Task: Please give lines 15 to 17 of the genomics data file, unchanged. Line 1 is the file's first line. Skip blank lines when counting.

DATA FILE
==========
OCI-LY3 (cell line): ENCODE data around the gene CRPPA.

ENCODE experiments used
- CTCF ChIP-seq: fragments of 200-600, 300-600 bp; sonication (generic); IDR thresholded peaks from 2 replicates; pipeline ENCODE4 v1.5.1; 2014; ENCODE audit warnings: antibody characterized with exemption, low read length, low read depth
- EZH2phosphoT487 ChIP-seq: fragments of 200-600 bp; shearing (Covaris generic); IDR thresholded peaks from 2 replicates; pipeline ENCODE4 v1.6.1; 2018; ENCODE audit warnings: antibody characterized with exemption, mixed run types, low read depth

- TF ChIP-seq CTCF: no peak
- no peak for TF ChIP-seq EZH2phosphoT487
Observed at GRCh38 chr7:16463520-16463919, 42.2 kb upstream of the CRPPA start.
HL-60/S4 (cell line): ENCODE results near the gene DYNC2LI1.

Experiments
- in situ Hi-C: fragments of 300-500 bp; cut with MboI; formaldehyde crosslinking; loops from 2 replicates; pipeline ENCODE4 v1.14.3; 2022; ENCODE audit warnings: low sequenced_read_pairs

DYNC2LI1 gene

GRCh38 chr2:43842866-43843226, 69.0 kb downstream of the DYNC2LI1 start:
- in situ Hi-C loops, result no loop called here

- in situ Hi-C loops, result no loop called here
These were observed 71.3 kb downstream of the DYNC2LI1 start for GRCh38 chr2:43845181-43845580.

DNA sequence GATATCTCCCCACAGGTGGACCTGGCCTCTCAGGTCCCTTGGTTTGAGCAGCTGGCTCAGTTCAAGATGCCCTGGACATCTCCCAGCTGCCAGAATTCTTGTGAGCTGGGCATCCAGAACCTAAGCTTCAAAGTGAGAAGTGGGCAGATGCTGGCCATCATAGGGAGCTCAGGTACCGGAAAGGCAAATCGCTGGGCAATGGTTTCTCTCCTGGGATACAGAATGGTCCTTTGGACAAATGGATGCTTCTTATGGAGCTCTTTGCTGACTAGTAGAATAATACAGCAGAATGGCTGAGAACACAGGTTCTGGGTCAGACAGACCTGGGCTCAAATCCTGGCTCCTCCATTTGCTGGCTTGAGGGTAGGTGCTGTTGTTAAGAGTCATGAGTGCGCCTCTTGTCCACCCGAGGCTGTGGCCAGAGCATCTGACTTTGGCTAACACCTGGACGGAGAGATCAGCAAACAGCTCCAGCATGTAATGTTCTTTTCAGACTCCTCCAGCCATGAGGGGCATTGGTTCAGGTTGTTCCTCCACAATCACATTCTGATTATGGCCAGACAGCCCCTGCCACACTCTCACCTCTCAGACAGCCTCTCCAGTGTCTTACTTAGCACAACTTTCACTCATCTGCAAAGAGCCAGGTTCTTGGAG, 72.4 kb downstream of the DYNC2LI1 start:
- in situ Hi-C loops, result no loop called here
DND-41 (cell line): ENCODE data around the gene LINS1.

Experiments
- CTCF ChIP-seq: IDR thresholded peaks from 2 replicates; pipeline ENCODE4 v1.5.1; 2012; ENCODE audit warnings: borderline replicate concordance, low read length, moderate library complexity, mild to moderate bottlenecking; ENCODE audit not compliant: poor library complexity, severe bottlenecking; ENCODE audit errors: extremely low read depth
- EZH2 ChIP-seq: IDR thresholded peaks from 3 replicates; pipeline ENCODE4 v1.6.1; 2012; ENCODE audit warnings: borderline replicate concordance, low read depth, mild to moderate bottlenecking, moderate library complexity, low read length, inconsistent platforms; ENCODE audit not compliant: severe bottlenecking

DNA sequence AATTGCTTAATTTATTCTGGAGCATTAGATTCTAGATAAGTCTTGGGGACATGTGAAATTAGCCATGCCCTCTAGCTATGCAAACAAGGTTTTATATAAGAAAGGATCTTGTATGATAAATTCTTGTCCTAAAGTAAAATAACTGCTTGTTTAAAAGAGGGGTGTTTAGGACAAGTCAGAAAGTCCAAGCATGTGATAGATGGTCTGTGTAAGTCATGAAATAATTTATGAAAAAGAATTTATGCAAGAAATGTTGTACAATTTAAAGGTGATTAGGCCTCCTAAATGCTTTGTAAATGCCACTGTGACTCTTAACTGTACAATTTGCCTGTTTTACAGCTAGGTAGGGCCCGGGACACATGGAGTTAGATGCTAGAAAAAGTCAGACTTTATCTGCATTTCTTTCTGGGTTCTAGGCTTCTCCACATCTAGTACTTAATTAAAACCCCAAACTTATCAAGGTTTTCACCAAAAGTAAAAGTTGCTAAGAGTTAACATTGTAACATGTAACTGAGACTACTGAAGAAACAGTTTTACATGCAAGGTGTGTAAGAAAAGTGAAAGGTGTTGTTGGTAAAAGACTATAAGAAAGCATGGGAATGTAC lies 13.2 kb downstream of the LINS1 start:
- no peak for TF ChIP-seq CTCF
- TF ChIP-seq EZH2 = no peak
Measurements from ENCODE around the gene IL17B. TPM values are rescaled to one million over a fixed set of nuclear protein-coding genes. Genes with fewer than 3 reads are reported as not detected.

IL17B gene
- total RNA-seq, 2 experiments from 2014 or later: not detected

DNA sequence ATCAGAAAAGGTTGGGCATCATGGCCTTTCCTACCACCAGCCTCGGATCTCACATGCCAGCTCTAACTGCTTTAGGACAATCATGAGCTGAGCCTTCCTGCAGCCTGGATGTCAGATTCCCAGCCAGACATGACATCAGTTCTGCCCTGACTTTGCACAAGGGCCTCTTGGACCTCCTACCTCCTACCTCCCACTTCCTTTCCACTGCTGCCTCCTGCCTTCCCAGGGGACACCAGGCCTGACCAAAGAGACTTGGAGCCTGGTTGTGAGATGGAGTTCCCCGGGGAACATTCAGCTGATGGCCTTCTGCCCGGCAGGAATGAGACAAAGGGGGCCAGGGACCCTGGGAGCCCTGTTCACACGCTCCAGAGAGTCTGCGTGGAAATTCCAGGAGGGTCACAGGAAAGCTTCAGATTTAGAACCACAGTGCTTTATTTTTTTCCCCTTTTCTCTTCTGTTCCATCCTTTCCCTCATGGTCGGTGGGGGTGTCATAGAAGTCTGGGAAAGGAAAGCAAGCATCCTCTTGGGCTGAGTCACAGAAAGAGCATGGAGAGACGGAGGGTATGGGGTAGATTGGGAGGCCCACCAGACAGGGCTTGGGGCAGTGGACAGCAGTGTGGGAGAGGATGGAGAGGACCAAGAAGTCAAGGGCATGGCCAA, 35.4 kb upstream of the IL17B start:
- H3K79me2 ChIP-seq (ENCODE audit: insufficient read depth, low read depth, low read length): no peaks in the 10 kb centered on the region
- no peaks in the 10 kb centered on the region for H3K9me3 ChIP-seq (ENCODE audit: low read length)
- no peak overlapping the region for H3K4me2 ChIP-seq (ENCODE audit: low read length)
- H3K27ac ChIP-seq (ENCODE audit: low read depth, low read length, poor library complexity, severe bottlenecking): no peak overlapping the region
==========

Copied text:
These were observed 71.3 kb downstream of the DYNC2LI1 start for GRCh38 chr2:43845181-43845580.

DNA sequence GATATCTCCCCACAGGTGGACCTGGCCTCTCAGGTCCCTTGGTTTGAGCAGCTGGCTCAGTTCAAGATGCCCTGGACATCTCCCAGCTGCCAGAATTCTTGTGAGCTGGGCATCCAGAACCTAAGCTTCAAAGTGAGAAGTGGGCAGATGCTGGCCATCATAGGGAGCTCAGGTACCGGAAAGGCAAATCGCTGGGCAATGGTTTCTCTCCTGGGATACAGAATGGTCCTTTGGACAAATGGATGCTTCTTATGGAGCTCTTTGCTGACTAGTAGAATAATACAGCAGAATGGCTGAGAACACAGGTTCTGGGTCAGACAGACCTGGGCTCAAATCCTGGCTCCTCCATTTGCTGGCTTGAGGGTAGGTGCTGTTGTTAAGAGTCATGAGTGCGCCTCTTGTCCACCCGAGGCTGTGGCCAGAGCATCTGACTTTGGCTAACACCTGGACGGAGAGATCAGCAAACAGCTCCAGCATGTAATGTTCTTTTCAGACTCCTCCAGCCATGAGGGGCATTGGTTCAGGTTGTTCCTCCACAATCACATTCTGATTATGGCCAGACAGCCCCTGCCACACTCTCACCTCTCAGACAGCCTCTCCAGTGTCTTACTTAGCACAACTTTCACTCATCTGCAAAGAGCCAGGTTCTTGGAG, 72.4 kb downstream of the DYNC2LI1 start:
- in situ Hi-C loops, result no loop called here